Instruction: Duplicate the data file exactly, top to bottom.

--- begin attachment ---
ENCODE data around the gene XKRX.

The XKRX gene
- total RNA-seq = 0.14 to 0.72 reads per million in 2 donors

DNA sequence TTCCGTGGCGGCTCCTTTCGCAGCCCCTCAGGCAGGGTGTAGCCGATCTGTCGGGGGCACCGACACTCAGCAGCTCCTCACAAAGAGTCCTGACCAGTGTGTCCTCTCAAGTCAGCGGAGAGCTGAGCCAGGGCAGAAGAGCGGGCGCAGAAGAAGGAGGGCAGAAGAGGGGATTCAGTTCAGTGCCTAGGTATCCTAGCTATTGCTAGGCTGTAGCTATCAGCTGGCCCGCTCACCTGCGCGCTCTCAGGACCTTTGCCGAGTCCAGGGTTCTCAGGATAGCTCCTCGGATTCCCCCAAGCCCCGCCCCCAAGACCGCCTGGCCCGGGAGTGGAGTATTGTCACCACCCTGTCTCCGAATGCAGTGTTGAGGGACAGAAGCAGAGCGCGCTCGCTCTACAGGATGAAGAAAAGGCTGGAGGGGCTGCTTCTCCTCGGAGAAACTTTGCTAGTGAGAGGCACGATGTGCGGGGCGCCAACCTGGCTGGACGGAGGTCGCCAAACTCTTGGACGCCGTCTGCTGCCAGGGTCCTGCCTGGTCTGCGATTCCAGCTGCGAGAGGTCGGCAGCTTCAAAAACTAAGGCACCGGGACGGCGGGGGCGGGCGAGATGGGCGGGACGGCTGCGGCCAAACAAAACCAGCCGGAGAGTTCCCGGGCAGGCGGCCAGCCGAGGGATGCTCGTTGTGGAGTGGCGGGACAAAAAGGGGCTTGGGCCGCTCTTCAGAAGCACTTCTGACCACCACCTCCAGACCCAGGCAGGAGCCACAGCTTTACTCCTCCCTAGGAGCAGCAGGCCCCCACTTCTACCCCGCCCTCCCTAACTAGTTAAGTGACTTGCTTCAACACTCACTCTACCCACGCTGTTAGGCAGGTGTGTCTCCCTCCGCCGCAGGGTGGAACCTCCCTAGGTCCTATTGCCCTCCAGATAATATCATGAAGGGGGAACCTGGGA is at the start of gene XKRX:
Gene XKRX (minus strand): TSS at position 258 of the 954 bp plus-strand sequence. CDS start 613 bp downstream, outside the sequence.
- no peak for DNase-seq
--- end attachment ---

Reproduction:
ENCODE data around the gene XKRX.

The XKRX gene
- total RNA-seq = 0.14 to 0.72 reads per million in 2 donors

DNA sequence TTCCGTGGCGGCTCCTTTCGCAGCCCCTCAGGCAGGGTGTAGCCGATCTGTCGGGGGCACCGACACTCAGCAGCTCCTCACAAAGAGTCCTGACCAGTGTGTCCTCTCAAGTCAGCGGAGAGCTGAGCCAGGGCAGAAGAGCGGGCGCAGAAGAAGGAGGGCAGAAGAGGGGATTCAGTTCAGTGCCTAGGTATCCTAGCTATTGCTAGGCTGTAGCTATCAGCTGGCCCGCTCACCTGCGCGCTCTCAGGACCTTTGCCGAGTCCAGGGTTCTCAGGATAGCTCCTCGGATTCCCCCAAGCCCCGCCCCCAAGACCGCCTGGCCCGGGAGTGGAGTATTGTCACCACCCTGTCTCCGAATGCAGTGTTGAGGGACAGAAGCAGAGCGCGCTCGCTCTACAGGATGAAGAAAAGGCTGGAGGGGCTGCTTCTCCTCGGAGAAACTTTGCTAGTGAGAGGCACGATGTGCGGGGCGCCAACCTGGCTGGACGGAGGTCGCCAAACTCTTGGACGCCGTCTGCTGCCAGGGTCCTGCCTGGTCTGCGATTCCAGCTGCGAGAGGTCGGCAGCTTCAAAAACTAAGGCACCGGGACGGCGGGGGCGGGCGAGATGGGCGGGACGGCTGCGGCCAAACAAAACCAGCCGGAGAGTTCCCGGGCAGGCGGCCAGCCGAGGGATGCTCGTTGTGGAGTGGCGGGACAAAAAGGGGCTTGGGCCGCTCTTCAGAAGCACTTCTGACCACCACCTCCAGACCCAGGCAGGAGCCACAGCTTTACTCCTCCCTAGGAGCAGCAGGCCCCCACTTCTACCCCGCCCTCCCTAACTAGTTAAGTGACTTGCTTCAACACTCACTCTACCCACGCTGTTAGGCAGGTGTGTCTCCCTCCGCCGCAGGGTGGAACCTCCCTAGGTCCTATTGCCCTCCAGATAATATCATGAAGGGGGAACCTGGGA is at the start of gene XKRX:
Gene XKRX (minus strand): TSS at position 258 of the 954 bp plus-strand sequence. CDS start 613 bp downstream, outside the sequence.
- no peak for DNase-seq